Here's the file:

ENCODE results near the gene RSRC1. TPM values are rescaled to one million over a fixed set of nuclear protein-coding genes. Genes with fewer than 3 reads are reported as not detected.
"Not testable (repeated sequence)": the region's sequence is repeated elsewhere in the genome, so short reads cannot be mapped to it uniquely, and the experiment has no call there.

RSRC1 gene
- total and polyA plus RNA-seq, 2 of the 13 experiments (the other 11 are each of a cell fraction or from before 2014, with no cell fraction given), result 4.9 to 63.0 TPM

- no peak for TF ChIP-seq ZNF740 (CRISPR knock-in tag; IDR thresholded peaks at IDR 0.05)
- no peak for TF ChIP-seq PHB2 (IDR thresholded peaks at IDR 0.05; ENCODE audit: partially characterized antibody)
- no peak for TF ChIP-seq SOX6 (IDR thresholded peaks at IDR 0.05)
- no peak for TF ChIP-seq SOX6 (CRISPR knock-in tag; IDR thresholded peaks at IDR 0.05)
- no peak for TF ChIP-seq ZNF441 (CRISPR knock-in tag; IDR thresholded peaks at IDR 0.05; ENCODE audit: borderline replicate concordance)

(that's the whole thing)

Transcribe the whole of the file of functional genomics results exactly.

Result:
ENCODE results near the gene RSRC1. TPM values are rescaled to one million over a fixed set of nuclear protein-coding genes. Genes with fewer than 3 reads are reported as not detected.
"Not testable (repeated sequence)": the region's sequence is repeated elsewhere in the genome, so short reads cannot be mapped to it uniquely, and the experiment has no call there.

RSRC1 gene
- total and polyA plus RNA-seq, 2 of the 13 experiments (the other 11 are each of a cell fraction or from before 2014, with no cell fraction given), result 4.9 to 63.0 TPM

- no peak for TF ChIP-seq ZNF740 (CRISPR knock-in tag; IDR thresholded peaks at IDR 0.05)
- no peak for TF ChIP-seq PHB2 (IDR thresholded peaks at IDR 0.05; ENCODE audit: partially characterized antibody)
- no peak for TF ChIP-seq SOX6 (IDR thresholded peaks at IDR 0.05)
- no peak for TF ChIP-seq SOX6 (CRISPR knock-in tag; IDR thresholded peaks at IDR 0.05)
- no peak for TF ChIP-seq ZNF441 (CRISPR knock-in tag; IDR thresholded peaks at IDR 0.05; ENCODE audit: borderline replicate concordance)